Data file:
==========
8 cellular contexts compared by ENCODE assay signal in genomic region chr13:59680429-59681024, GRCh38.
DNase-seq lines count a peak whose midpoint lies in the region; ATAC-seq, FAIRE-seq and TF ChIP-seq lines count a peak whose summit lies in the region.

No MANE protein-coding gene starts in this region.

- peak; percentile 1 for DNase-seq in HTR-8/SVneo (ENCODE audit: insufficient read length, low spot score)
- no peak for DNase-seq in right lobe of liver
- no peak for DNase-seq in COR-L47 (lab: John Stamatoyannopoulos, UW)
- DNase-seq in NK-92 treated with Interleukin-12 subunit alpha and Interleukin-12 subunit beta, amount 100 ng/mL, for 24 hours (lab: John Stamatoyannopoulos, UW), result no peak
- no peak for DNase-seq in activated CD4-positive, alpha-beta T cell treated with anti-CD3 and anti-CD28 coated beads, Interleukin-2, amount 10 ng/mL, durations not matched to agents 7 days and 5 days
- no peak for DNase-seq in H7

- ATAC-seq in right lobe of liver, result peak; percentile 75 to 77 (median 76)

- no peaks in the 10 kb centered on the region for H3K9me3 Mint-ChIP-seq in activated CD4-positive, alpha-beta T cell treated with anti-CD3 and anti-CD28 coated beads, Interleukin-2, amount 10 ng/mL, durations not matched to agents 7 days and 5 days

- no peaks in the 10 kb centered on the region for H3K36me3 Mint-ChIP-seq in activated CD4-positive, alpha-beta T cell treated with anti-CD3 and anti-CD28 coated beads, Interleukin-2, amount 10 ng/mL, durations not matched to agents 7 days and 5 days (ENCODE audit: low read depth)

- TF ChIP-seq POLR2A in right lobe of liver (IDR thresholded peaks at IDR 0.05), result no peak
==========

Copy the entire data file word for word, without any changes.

8 cellular contexts compared by ENCODE assay signal in genomic region chr13:59680429-59681024, GRCh38.
DNase-seq lines count a peak whose midpoint lies in the region; ATAC-seq, FAIRE-seq and TF ChIP-seq lines count a peak whose summit lies in the region.

No MANE protein-coding gene starts in this region.

- peak; percentile 1 for DNase-seq in HTR-8/SVneo (ENCODE audit: insufficient read length, low spot score)
- no peak for DNase-seq in right lobe of liver
- no peak for DNase-seq in COR-L47 (lab: John Stamatoyannopoulos, UW)
- DNase-seq in NK-92 treated with Interleukin-12 subunit alpha and Interleukin-12 subunit beta, amount 100 ng/mL, for 24 hours (lab: John Stamatoyannopoulos, UW), result no peak
- no peak for DNase-seq in activated CD4-positive, alpha-beta T cell treated with anti-CD3 and anti-CD28 coated beads, Interleukin-2, amount 10 ng/mL, durations not matched to agents 7 days and 5 days
- no peak for DNase-seq in H7

- ATAC-seq in right lobe of liver, result peak; percentile 75 to 77 (median 76)

- no peaks in the 10 kb centered on the region for H3K9me3 Mint-ChIP-seq in activated CD4-positive, alpha-beta T cell treated with anti-CD3 and anti-CD28 coated beads, Interleukin-2, amount 10 ng/mL, durations not matched to agents 7 days and 5 days

- no peaks in the 10 kb centered on the region for H3K36me3 Mint-ChIP-seq in activated CD4-positive, alpha-beta T cell treated with anti-CD3 and anti-CD28 coated beads, Interleukin-2, amount 10 ng/mL, durations not matched to agents 7 days and 5 days (ENCODE audit: low read depth)

- TF ChIP-seq POLR2A in right lobe of liver (IDR thresholded peaks at IDR 0.05), result no peak